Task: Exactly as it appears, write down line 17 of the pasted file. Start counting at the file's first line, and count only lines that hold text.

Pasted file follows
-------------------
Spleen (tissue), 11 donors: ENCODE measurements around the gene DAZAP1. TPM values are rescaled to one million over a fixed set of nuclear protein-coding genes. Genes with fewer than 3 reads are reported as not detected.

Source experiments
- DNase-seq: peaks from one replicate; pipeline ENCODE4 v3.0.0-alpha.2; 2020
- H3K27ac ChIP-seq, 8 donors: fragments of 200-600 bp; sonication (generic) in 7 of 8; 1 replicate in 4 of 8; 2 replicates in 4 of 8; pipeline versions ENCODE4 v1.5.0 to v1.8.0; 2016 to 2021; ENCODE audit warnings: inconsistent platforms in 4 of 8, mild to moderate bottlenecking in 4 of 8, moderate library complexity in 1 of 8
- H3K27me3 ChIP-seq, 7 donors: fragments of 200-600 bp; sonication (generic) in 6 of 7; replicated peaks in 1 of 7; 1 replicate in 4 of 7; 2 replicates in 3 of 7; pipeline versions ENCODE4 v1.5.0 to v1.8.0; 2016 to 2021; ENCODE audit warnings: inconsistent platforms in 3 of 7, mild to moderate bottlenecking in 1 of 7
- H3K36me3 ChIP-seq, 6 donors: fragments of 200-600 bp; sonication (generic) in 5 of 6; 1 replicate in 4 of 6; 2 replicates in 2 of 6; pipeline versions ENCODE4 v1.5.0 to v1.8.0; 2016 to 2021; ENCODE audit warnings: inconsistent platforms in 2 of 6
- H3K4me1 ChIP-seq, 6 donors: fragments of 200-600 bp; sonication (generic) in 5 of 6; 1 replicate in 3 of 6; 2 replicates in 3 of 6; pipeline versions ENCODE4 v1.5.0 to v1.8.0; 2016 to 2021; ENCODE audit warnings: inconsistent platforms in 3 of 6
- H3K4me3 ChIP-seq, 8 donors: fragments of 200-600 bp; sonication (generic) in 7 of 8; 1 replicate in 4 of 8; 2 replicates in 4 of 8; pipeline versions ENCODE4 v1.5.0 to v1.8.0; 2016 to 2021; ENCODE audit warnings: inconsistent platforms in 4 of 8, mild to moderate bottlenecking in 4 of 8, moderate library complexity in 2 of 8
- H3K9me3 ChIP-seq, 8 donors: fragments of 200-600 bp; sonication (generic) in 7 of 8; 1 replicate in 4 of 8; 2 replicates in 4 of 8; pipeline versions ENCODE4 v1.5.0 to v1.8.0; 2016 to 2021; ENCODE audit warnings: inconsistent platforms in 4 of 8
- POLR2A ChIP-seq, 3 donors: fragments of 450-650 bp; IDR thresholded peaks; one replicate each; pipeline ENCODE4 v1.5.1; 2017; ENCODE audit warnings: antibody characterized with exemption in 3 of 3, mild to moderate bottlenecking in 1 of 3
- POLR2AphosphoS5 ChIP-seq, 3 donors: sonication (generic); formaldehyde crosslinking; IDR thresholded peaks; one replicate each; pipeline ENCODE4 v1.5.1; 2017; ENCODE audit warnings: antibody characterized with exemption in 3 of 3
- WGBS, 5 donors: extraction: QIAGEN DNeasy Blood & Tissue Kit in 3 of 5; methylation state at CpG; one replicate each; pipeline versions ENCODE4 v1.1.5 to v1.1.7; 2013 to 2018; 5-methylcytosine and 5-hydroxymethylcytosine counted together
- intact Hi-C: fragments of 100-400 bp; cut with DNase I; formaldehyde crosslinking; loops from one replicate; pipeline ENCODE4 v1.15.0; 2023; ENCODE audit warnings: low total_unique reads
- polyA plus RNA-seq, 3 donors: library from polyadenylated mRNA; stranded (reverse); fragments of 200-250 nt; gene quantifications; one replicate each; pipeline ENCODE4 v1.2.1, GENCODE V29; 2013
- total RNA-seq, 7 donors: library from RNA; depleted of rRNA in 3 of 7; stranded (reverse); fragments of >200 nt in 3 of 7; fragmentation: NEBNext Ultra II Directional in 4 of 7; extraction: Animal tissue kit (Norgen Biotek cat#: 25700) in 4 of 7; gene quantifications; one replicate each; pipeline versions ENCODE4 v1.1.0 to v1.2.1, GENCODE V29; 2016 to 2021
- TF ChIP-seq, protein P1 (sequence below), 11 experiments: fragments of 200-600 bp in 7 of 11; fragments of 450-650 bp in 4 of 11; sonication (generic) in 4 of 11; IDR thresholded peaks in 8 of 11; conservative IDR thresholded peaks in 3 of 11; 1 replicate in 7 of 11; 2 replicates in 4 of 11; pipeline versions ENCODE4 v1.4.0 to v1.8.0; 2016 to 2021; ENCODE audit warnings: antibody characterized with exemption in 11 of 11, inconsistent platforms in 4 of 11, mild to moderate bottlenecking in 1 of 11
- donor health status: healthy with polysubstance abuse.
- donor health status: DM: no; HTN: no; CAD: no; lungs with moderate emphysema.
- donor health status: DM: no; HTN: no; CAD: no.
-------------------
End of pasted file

- donor health status: healthy with polysubstance abuse.